Figure 10-3.-The U.S. Naval War College, Newport, Rhode Island.
was appointed as the first president of the Naval
War College in Newport, Rhode Island (fig. 10-3).
Lutes conception of the nature and needs of
the naval profession shaped the War College from
its start. He appreciated the interrelationship of
naval power, technology, and international politics
and the need for senior officers to understand such
complex issues. Lute organized the War College as
a place of original research on all questions about
war, the statesmanship connected with war, or the
prevention of war.
Lutes original format has carried through over
the years. Over the last 100 years, the Naval War
College has shaped its educational requirements to
meet the professional and environmental needs of
We live in a volatile and complex world in
which sudden and unexpected changes in world
technological innovations frequently occur in
computer science, artificial intelligence, and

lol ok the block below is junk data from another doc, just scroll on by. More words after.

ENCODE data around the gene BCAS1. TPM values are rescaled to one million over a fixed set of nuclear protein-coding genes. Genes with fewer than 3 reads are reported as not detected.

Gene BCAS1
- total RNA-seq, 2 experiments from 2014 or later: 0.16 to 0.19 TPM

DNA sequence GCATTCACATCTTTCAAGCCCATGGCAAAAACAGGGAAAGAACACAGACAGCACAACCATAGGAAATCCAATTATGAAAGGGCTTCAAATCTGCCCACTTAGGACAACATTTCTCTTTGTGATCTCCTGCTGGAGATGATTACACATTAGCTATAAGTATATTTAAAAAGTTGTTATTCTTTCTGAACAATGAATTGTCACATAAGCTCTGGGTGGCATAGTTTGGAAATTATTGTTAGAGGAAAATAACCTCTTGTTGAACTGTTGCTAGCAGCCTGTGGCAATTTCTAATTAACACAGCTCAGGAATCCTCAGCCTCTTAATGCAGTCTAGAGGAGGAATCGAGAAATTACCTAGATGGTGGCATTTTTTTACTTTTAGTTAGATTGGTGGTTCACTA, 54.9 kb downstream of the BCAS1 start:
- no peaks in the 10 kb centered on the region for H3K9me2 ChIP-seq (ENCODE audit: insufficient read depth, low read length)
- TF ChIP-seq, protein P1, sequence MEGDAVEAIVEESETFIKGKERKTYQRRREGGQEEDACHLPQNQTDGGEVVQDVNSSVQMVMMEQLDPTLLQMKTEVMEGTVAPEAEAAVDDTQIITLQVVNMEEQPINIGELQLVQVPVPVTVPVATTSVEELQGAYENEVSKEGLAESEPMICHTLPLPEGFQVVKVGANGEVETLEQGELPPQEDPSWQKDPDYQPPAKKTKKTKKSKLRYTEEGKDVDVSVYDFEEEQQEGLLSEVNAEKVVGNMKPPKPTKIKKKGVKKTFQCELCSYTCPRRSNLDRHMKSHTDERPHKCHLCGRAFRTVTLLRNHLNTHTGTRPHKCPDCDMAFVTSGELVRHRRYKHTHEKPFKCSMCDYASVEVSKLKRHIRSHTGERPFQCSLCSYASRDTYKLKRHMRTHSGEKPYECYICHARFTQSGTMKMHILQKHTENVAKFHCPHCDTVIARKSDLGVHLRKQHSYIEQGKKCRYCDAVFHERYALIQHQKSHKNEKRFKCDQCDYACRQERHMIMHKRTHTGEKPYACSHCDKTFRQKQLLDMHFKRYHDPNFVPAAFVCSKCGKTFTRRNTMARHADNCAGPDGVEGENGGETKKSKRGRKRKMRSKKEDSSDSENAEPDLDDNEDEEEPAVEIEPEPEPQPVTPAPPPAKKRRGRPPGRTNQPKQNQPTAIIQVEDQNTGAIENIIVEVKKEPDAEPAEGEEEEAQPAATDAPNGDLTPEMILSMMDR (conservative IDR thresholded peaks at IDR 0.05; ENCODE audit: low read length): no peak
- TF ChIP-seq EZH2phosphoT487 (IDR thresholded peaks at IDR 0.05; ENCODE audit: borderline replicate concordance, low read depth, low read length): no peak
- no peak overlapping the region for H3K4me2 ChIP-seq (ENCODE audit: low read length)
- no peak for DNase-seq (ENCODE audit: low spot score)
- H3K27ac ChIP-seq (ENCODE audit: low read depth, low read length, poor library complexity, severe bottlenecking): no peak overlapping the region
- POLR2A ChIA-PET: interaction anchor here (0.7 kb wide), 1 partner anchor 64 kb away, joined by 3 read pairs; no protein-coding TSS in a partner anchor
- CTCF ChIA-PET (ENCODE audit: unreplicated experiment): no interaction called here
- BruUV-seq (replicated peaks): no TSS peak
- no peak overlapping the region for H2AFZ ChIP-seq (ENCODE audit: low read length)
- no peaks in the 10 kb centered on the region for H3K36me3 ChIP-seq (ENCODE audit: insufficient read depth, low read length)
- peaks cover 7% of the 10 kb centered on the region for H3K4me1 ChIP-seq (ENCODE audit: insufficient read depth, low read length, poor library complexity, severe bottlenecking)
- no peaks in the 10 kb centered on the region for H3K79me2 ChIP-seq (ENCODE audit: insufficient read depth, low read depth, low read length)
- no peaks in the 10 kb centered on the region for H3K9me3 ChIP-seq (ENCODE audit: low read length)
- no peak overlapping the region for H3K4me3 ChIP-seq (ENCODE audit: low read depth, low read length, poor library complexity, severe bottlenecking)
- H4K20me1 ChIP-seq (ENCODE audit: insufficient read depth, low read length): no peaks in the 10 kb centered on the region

robotics, The Navy must have the ability to apply
new technologies and to respond quickly to new
challenges. The Navy must also be able to develop
sound national and international policy and
efficiently manage its limited resources. In short,
it must be able to convert invention into combat
readiness. This requires an educated officer corps
with the intellect and vision to capitalize on
evolving technology and developments. The
various naval educational institutions discussed in
this chapter help to provide the trained and
educated professionals required to fill these needs.
Navy Fact File, 8th ed., Office of Information,
Washington, D.C., 1988.
Paths to a Commission, All Hands, Number 863
(February 1989): 42-47.
The United States Government Manual 1989/90,
Office of the Federal Register, National
Archives and Records Administration, Wash-
ington, D.C., 1989.